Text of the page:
Security this week: F5 Twitter PoC, Certified, and CloudFlare pages created

The F5’s BIG-IP platform has a Remote Code Execution (RCE) vulnerability: CVE-2022-1388. This is interesting because a Proof of Concept (PoC) was quickly reverse engineered from the patch and published on Twitter, among other places. Researcher [James Horseman] One commentator wrote that the problem is beautifully illustrated. User authentication is handled by multiple levels, one is the Plugable Authentication Module (PAM) module and the other is internally in Java class. In practice this means if the PAM module sees one X-F5-Auth-Token, It passes the request in Java code, which then verifies the token to be authentic. If a request comes to the Java service without this title, and instead X-Forwarded-Host The title is set to local host, the request is accepted without authentication. The F5 authentication scheme is not straightforward, and is a request without it X-F5-Auth-Token The header is checked by PAM, and is omitted if authentication is not checked out.

So where is the wiggle room that allows for a bypass? Still another HTTP header, Connection Header It usually comes in only two varieties, Connection: close And Connection: keep-alive. Indeed, this title is an indication of the connection between the client and the end proxy, and the content of the connection header is a list of other headings that will be deleted by a proxy. This is basically a list of headers that only apply to connections via the Internet.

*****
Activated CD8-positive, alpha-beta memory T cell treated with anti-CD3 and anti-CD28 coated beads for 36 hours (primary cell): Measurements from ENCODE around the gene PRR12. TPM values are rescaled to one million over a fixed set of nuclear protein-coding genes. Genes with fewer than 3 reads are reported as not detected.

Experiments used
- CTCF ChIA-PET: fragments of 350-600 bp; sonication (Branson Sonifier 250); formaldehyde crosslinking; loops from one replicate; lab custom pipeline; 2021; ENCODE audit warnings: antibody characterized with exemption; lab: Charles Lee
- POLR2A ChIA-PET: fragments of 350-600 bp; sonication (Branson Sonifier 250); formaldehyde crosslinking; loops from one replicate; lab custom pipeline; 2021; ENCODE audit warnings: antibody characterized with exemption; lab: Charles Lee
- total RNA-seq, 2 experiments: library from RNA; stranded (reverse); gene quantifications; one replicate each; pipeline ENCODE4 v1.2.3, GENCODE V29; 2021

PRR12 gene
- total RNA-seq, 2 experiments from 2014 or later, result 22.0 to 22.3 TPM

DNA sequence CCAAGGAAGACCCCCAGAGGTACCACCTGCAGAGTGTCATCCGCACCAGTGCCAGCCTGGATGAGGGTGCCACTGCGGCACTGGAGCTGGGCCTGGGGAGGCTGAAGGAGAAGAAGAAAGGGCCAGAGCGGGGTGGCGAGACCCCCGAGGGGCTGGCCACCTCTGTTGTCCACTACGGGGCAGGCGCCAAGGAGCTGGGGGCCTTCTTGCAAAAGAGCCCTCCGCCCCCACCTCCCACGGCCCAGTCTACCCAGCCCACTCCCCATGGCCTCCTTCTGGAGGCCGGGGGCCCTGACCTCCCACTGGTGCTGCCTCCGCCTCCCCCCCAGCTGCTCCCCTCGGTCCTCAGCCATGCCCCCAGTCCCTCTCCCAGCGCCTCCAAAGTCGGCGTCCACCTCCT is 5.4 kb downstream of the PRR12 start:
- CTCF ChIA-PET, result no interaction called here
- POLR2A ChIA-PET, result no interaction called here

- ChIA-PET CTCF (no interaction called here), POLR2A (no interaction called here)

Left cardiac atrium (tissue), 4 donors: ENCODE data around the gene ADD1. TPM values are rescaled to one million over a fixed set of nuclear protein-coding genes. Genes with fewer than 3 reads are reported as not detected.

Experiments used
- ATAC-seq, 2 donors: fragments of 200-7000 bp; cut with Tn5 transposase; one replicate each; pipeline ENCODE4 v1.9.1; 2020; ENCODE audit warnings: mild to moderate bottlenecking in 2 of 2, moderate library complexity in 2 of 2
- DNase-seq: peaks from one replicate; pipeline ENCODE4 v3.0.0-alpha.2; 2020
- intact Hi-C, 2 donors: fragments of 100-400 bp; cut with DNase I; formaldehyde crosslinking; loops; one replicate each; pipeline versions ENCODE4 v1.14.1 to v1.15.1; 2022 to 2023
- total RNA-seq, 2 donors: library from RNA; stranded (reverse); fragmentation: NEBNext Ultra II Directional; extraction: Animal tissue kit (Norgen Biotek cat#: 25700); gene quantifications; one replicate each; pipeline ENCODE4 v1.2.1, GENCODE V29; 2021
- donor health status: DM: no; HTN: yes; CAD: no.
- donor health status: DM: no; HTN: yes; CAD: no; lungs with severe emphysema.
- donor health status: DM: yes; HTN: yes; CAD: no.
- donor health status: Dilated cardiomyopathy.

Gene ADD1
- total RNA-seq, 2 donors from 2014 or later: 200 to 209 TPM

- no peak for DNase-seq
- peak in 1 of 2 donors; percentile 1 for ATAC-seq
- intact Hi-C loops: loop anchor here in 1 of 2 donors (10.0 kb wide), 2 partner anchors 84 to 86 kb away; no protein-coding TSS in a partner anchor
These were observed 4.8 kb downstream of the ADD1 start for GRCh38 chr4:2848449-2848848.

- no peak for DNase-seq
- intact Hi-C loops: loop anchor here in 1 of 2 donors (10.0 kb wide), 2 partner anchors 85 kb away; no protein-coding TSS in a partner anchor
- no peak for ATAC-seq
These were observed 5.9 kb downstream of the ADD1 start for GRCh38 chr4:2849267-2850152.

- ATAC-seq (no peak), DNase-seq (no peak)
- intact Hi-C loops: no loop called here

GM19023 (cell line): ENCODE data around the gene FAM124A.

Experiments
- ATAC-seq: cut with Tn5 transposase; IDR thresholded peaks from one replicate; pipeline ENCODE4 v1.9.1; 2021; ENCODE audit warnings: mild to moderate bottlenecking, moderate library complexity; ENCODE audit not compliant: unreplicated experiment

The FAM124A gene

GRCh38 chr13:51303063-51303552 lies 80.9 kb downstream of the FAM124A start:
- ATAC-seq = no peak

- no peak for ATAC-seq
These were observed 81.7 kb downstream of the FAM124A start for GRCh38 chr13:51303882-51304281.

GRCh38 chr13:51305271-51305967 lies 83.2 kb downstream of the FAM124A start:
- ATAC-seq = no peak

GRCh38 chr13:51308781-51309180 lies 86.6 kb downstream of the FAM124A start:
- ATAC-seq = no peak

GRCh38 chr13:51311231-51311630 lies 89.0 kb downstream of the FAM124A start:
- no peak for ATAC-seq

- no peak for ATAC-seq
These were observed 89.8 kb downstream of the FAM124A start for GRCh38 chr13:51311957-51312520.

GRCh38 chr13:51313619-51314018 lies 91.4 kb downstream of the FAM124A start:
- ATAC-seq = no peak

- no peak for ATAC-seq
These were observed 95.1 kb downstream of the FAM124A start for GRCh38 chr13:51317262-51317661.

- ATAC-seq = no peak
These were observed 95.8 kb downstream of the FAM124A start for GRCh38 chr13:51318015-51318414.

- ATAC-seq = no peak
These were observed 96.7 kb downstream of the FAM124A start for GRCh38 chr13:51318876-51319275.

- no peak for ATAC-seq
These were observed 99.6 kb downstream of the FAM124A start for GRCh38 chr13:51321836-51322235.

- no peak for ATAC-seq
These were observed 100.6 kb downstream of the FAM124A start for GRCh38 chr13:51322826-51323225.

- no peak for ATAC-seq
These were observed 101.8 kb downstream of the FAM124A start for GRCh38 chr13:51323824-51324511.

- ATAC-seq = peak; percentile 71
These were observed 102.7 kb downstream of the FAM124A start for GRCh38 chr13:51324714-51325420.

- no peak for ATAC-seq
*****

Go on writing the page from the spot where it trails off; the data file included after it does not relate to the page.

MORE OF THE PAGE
Now, this usage is a little vague. Different proxies support this, but apparently not everyone is familiar with this behavior, because the F5 reverse proxy actually respects Connection Header, and snatch out X-F5-Auth-Token. After processing the PAM module request, of course. The last puzzle is the piece Host Header, which is used to create proxies X-Forwarded-Host Header

So PAM Auth sees the headline and passes the request to the Java service without checking the approval. Seeing the opposite proxy Connection Title, and strip it and Auth head out. It will then rewrite the host title X-Forwarded-Host. And finally, the back-end accepts the request without an Auth title, according to the local host X-Forwarded-Host, So it takes it without authentication. Set three custom HTTP headers, and you can avoid authentication. Ouch!

Active Directory Certified

Ah, active directory. At this time, it is AD’s support for authentication through public key certificates. AD can transfer certificates to users and machines in the domain. The difference between the two is that users have a username (UPN) and machines have one dNSHostName The name UPN requires a strict individuality, however dNSHostName Oddly enough there is no such need. So you can set up a machine account to have the same dNSHostName As a domain controller, and what happens?

After a few tweaks to the account, yes, you can actually change the name of a machine account to match the domain controller. Request a PKI certificate for this renamed account, and all of a sudden you get a gold ticket – the rest of the domain thinks you are the moderator. This was fixed in the May 2022 update.

TLStorm 2